Proof. Contrary to the claim, assume the blocks c and d could be generated both before or after slot T(a). Without losing generality, assume they are generated after T(a). By definition, by claiming block a matches to block d (block b matches to block c, respectively), we have h(a) = h(d) (h(b) = h(c), respectively). By the protocol, since honest block c is generated after block a on the same blockchain, we have h(c) > h(a) (and h(d) > h(b), respectively). Thus, we have,
h(a) = h(d) > h(b) = h(c) > h(a). (17)
Note that as a consequence, one adversary can match at most two honest blocks during one slot.
An adversarial sequence is defined as a sequence of consecutive adversarial validators as ranked by the protocol. We say an adversarial block matches an honest block if they are at the same height of different blockchains.
Lemma 3. The adversarial blocks generated by an adversarial sequence of n validators match at most 2n honest blocks.
Proof. This is a natural extension of Lemma 2
A block is said to be permanent after slot r if the block remains in all honest blockchains starting from slot r. Basically, if a user transaction is permanent, the user can safely believe their transaction will not be reversed no matter what the adversaries do in the future.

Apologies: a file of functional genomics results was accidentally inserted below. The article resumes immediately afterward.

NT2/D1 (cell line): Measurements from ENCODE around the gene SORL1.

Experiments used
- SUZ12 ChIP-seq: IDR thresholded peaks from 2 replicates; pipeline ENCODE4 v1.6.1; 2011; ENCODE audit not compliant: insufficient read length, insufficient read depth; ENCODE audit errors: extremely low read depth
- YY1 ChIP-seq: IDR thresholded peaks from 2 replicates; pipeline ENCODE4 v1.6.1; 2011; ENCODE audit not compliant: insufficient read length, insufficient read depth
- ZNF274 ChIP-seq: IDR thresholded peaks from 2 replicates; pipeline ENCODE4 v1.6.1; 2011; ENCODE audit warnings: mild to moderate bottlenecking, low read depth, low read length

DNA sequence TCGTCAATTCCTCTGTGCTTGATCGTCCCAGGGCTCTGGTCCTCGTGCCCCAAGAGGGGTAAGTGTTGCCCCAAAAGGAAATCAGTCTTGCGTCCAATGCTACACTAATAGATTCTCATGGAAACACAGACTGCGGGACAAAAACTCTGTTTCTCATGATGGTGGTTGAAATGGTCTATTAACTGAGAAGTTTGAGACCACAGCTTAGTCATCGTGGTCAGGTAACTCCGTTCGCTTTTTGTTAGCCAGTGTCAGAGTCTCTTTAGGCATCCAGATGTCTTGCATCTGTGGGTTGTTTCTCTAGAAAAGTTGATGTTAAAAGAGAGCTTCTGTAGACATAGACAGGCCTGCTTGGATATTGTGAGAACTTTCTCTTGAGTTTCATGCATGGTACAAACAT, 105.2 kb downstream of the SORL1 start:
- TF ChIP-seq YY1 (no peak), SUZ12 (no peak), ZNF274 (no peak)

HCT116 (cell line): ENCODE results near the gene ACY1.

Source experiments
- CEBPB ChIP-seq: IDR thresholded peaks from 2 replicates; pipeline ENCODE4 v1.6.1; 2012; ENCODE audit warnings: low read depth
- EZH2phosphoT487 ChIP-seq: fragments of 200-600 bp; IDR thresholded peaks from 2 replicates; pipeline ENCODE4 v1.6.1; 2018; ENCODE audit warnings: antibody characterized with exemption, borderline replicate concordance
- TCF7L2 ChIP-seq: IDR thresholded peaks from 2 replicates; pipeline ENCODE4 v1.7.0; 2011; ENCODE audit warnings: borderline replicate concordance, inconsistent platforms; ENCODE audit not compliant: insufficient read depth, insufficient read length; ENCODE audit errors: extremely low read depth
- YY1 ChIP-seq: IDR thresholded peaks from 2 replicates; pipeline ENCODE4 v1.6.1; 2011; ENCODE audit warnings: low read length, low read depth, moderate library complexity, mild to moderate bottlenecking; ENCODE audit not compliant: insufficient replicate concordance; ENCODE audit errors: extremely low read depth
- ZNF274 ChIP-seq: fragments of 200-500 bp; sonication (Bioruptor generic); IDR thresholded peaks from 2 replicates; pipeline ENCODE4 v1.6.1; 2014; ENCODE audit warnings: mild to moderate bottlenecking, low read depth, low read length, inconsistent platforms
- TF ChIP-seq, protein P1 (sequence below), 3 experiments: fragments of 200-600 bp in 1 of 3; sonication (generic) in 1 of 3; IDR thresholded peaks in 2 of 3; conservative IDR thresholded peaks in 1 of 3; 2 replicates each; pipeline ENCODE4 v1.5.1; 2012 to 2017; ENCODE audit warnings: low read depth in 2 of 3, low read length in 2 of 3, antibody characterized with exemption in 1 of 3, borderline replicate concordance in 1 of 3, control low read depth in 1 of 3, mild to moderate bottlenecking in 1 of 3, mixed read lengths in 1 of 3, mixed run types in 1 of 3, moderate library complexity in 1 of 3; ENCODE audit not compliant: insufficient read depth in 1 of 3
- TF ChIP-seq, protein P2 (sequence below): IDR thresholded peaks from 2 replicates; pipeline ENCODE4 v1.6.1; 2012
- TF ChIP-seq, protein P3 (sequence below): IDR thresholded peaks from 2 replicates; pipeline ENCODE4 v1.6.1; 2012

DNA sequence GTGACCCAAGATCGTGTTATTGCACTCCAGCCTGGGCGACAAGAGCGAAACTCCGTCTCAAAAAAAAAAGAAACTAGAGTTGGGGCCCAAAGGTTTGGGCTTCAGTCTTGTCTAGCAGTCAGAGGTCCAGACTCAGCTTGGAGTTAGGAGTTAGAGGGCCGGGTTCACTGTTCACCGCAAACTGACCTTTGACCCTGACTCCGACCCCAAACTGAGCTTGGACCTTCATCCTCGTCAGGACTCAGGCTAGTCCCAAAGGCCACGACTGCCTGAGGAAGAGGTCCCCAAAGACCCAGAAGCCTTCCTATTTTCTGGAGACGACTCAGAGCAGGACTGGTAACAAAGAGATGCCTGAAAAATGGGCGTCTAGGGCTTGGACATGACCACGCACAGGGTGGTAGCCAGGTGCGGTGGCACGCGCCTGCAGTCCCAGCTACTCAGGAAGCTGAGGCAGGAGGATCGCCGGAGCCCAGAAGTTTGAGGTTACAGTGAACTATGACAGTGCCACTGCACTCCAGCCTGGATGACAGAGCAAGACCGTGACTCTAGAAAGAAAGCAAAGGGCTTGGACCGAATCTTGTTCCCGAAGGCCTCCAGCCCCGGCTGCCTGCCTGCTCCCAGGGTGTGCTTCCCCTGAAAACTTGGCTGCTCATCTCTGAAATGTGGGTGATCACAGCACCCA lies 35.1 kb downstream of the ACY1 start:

Theorem 4. If an honest block b remains in an honest blockchain in slot T(b)+ N, then block b is permanent.
Proof. We prove the desired result by contradiction. For simplicity let r = T(b). Let n be the number of adversaries in the N validators.
Contrary to the claim, assume s r+N is the smallest slot when there exist some other honest blockchain d1 which does not include block b. Then there exists another honest blockchain d2 in slot s−1 containing block b. Then h(d2) ≤ h(d1). Let k be the number of adversarial sequences in the first N validator rank starting from slot r. Let n1, n2, . . . , nk be the number of validators in each adversarial sequences. We have [Σk i=1] ni = n and kn. Let function M(ni) represent the number of honest blocks matched by adversarial sequence ni. Then, we have M(ni) ≤ 2ni by Lemma 3. Let ℓ = [ (sr) / N ], then ℓ is a positive integer since srN. Let k′ be the number of adversarial sequences starting from slot r + ℓN ending in slot s. Then n1, n2, . . . , nk′ are the number of validators in the adversarial sequences during slot [r + ℓN, s].
Note that since there are k′ adversarial sequences, there are at least Σ[ki=1] M(ni) honest validators during slot [r+ℓN, s] to separate the sequences. Thus the total number of honest blocks during [r,s] is at least ℓm + Σ[ki=1] M(ni). Note that each honest block has identical heights according to Lemma 1, thus the height increase of blockchain d1 and blockchain b2 are both at least blocks are generated and included in the two blockchains during slot [r, s].
On the other hand, we calculate the maximum number of blocks that the adversaries can match in the two blockchains. Each adversarial sequence with ni validators contributes M(ni) blocks to match the honest blocks in the two chains. Thus, the total number of honest blocks being matched is